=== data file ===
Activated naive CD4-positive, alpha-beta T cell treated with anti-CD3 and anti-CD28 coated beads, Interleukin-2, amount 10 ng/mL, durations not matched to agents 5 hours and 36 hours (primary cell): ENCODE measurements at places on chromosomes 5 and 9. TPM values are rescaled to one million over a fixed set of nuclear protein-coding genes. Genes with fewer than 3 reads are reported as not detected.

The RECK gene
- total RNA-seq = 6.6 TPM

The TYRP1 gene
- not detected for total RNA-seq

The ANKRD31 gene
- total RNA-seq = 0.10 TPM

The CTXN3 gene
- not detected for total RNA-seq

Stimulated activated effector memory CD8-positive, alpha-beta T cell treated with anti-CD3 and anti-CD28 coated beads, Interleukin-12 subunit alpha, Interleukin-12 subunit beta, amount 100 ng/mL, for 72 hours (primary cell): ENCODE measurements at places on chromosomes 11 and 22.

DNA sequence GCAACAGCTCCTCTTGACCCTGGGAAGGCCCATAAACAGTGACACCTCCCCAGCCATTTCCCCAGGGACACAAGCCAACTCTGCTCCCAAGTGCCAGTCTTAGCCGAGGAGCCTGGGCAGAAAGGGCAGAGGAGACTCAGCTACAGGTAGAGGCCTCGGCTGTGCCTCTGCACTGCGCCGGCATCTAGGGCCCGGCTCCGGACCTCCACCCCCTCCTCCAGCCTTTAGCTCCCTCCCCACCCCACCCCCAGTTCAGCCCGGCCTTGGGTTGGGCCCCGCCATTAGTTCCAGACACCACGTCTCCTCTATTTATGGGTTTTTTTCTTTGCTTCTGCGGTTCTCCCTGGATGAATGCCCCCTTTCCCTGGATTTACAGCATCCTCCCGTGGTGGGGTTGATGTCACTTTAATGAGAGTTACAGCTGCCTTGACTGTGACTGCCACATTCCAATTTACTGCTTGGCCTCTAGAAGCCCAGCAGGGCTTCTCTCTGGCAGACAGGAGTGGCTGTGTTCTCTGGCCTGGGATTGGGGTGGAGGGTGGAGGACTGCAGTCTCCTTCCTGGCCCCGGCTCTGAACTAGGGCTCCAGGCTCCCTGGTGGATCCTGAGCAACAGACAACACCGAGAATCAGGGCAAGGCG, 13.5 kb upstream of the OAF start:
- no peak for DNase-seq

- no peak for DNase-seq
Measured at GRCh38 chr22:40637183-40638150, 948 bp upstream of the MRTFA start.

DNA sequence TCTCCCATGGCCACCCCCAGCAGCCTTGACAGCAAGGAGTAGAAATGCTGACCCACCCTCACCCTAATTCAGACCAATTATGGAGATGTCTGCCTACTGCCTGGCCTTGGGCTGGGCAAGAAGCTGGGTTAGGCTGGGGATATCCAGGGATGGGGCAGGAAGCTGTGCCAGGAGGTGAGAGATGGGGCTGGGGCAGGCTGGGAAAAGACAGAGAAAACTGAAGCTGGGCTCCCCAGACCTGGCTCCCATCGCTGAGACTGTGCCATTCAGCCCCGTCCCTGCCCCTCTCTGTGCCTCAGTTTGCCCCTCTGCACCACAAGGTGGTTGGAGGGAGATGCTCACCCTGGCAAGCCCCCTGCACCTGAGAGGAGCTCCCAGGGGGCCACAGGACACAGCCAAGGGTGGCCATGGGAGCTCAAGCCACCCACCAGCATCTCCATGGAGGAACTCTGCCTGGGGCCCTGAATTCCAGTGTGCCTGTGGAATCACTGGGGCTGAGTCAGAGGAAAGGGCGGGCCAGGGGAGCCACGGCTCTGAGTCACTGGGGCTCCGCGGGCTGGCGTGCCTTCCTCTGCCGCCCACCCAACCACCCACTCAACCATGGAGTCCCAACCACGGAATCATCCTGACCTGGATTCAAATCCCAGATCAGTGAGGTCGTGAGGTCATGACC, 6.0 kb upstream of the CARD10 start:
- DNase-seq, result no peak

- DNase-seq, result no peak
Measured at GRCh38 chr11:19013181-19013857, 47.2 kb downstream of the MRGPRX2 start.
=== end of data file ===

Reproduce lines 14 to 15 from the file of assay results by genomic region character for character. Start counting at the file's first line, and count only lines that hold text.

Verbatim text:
Measured at GRCh38 chr22:40637183-40638150, 948 bp upstream of the MRTFA start.

DNA sequence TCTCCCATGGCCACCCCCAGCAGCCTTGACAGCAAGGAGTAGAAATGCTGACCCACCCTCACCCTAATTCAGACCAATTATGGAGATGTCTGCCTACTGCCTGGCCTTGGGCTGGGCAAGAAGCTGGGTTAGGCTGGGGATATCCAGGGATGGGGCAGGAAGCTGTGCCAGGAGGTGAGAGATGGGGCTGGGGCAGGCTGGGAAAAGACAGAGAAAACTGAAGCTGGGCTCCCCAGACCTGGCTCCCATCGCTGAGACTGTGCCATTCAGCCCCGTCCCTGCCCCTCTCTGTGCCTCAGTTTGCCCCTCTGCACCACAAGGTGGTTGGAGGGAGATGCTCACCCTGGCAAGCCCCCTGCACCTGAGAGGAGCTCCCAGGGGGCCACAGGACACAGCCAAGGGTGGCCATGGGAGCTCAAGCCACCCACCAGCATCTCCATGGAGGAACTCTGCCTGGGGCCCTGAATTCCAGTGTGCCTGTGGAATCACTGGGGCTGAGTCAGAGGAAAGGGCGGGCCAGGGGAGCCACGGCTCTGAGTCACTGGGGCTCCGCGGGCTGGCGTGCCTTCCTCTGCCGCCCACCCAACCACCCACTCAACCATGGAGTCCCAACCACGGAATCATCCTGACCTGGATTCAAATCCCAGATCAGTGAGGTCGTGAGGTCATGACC, 6.0 kb upstream of the CARD10 start: